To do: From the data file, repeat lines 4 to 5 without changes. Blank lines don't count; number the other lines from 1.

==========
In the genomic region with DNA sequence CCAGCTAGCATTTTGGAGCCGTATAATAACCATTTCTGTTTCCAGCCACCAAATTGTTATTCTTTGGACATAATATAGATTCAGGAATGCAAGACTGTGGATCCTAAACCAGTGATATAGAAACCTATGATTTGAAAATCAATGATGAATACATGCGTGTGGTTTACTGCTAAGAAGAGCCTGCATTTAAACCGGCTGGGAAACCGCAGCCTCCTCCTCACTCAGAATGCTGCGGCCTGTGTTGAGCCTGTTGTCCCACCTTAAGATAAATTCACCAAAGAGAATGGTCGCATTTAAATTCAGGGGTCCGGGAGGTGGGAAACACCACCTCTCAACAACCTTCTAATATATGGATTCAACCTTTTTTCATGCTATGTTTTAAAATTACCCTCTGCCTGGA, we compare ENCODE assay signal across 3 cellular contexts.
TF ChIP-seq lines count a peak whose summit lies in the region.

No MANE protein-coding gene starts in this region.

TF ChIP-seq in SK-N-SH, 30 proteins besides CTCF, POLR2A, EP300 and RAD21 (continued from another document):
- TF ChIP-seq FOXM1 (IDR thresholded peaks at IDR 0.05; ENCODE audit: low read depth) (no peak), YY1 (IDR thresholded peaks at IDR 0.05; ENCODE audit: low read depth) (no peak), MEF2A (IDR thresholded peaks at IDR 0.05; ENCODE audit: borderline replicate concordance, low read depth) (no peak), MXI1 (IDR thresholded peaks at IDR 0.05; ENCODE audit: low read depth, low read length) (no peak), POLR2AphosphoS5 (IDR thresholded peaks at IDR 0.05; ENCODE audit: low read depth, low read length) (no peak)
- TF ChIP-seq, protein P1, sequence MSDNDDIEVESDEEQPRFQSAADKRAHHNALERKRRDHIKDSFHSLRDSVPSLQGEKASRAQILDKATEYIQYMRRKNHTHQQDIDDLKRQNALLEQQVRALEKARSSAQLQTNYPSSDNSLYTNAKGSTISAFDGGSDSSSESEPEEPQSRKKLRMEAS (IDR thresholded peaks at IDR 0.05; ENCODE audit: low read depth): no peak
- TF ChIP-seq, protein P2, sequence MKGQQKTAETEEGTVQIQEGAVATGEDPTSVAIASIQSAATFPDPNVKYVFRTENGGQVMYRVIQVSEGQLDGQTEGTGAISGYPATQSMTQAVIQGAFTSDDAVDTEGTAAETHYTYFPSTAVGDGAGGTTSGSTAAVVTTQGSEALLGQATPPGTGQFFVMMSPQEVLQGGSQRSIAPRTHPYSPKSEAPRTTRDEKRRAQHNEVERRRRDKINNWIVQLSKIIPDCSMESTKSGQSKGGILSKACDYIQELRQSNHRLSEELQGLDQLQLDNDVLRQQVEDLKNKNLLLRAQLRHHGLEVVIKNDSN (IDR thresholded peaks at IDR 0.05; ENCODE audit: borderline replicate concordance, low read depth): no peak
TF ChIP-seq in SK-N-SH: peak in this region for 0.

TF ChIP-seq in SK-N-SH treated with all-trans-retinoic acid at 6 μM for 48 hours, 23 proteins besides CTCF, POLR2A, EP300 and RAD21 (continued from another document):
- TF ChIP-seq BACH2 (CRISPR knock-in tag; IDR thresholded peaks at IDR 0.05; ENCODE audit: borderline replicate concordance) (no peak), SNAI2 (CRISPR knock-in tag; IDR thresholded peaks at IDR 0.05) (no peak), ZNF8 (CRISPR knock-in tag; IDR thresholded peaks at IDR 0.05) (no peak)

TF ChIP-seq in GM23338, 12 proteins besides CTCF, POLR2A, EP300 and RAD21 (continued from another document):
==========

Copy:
TF ChIP-seq in SK-N-SH, 30 proteins besides CTCF, POLR2A, EP300 and RAD21 (continued from another document):
- TF ChIP-seq FOXM1 (IDR thresholded peaks at IDR 0.05; ENCODE audit: low read depth) (no peak), YY1 (IDR thresholded peaks at IDR 0.05; ENCODE audit: low read depth) (no peak), MEF2A (IDR thresholded peaks at IDR 0.05; ENCODE audit: borderline replicate concordance, low read depth) (no peak), MXI1 (IDR thresholded peaks at IDR 0.05; ENCODE audit: low read depth, low read length) (no peak), POLR2AphosphoS5 (IDR thresholded peaks at IDR 0.05; ENCODE audit: low read depth, low read length) (no peak)